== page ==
A three-day training course for volunteers and experts for cleaning oil-polluted sea shore was concluded on Saturday, 23rd November, in the city of Koper. Members of the service for protection of coastal sea (SVOM) and employees of VGP Drava Ptuj d.d. demonstrated methods for cleaning sandy-gravelly, rocky and urbanized beach for about 30 participants of the course.
Yearly Archives: 2013
Two young Mediterranean Shags, Ari and Šime, sat on a remote islet in the middle of the sea. They were talking and watching their nest friends fooling around in the water.
“Today mom and dad said that I’ve grown into a big boy and that starting tomorrow, they won’t be bringing me food anymore. I’ll start taking care of myself,” Ari said proudly.
“But are you really big enough to be on your own?” Ari’s younger friend Šime asked doubtfully.
“I’m three and a half months old! I’m big enough to fly to the shallow sea in the North, about which the older ones always talk. There are schools of fish there, easy to catch. The young ones go there to gain fishing experience and our parents go there when they want an easy meal,” Ari explained to his uninformed friend. “I’m flying there tomorrow.”
Oil spills at sea have huge impact on environment, people and marine fauna and flora The most threatened among them are birds and mammals. To act promptly and correctly if such accidents occur we need not only a good action plan but as well qualified people who are able to help in cleaning actions.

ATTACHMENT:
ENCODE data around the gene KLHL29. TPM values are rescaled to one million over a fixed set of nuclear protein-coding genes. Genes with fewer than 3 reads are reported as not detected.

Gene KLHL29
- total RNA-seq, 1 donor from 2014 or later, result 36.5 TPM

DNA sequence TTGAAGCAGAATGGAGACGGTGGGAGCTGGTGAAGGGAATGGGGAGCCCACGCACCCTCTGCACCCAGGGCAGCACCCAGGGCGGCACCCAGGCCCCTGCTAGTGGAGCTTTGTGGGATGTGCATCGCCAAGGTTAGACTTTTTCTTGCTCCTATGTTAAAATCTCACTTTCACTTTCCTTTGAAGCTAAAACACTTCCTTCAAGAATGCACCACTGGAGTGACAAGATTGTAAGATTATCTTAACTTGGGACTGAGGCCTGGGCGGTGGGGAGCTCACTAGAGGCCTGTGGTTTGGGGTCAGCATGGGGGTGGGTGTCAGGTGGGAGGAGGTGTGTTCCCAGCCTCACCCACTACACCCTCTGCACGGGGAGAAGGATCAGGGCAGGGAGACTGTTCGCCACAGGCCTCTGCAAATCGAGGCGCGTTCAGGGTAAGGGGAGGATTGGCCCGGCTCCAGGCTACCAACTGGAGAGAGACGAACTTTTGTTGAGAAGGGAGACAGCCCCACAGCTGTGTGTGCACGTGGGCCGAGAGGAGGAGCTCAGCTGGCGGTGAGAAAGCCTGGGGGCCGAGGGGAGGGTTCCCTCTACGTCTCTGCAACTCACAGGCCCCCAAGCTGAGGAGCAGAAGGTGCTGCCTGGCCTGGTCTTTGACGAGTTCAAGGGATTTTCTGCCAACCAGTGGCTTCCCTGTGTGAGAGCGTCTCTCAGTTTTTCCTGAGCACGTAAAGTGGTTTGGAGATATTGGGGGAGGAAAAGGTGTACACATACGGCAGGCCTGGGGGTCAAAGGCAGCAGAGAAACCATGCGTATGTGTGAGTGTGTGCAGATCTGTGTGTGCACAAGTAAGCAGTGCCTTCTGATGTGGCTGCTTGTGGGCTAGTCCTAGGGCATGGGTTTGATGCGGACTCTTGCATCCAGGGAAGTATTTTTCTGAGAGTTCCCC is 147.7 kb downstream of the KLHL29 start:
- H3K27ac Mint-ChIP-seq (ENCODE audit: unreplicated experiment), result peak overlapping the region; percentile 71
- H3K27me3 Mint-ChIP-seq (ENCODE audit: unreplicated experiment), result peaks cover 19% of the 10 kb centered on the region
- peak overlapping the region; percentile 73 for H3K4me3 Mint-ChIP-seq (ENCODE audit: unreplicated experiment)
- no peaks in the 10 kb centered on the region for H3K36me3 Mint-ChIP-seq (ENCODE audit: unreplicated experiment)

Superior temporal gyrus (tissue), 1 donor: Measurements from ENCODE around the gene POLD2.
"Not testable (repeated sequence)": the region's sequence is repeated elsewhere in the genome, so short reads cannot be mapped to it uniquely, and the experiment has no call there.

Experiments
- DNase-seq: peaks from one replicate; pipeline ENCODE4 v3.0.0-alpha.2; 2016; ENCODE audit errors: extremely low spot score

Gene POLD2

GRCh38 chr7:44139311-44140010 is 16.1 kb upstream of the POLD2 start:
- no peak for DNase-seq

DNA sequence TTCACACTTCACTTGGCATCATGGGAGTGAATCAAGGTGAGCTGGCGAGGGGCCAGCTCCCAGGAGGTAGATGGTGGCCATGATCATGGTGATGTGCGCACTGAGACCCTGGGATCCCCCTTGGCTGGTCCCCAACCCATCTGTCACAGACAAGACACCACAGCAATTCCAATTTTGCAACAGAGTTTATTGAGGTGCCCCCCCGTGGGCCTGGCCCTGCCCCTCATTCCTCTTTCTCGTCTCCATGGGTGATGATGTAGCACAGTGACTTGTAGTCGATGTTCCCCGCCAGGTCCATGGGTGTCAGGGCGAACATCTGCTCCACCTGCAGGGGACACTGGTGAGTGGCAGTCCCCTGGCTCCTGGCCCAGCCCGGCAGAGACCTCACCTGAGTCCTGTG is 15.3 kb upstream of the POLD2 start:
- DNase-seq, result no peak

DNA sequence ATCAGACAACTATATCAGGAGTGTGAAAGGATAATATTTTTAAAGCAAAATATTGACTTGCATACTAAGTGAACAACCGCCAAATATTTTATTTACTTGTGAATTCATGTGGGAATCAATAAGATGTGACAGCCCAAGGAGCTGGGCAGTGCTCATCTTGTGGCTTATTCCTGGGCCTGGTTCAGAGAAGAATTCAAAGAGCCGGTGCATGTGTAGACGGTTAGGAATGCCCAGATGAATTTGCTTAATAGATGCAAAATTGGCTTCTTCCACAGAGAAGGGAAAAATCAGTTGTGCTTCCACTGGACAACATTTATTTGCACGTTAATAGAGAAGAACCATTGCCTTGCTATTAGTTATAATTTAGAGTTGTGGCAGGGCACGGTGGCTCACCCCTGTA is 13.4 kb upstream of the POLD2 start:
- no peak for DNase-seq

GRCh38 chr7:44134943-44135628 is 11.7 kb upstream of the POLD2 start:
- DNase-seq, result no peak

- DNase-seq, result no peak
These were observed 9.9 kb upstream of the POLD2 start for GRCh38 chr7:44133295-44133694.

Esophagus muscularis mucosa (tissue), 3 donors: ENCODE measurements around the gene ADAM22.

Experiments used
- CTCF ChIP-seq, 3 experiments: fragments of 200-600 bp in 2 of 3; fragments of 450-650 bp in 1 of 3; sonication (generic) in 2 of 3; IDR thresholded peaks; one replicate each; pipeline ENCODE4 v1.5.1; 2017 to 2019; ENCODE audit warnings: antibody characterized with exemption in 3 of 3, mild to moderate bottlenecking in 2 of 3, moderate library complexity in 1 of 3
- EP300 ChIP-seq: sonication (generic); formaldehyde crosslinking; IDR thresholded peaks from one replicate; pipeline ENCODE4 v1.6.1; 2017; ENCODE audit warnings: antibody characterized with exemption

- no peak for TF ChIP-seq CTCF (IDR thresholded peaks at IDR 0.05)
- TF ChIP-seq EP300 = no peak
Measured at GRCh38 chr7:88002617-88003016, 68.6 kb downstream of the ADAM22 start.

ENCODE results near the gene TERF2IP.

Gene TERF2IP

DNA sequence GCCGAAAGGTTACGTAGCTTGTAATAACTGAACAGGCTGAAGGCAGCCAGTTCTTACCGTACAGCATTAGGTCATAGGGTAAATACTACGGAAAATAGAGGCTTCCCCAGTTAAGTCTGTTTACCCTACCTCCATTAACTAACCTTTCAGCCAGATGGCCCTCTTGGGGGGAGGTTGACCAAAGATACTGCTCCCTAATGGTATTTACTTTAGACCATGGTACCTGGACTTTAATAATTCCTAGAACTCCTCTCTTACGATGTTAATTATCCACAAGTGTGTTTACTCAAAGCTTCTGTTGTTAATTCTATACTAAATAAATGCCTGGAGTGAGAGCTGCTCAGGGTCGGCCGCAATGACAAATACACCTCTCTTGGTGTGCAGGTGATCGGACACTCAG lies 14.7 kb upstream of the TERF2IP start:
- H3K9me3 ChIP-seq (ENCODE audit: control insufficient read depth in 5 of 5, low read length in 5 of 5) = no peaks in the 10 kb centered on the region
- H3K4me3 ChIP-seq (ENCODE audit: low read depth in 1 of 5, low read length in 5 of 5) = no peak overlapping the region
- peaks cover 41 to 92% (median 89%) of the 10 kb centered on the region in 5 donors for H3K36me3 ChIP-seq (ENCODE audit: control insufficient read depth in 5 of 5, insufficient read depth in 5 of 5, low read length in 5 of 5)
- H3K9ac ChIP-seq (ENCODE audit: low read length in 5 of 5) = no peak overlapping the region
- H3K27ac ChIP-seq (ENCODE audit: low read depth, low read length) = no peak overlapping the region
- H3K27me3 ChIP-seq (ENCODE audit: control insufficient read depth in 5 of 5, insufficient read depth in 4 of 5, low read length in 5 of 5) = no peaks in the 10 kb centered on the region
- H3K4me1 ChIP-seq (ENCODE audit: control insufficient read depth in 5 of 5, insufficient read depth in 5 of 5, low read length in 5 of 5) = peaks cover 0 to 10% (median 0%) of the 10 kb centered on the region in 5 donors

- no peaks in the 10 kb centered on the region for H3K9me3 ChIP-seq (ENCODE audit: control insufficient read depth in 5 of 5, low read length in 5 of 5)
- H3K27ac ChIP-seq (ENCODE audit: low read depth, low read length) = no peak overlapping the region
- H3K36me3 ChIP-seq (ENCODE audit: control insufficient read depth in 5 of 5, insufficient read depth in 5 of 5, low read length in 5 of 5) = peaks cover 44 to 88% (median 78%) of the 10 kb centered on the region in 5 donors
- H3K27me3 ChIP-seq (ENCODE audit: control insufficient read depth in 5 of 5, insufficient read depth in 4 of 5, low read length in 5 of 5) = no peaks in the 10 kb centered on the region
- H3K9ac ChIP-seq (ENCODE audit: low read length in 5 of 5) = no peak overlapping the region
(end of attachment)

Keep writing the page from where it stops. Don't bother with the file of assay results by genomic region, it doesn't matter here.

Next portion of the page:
Last week we attended a workshop about rescuing sea turtles and cetaceans, which was organized by University of Primorska in Koper as a part of the project NETCET (Network for the conservation of Cetaceans and Sea Turtles in Adriatic).The workshop was targeting all those who spend a lot of time at sea (fishermen, biologists, environmentalists …) and can at any time meet injured or weakened sea turtles and cetaceans. We responded to the invitation with great interest since the sea turtles and cetaceans share their environment with Mediterranean shags and other sea birds, which are being protected through Natura 2000 mechanisms.
On 2nd October 2013 the European commission will ultimately decide whether the gas terminal to be built in the Italian waters of the Gulf of Trieste, just near the border with Slovenia, will be listed on the EU priority list of energy projects of common interests. In July, Slovenia has rejected the list due to this project, claiming that it is disputable for several reasons, among which cross-border environmental issues are essential. The terminal would severely threaten the fragile marine ecosystem of the shallow Gulf of Trieste.
On the “Mediterranean coast day” (25. September) the Slovenian Ministry for agriculture and the environment will celebrate the anniversary of ratification of the Protocol on Integrated Coastal Zone Management in the Mediterranean, first signed by Slovenia in 2009.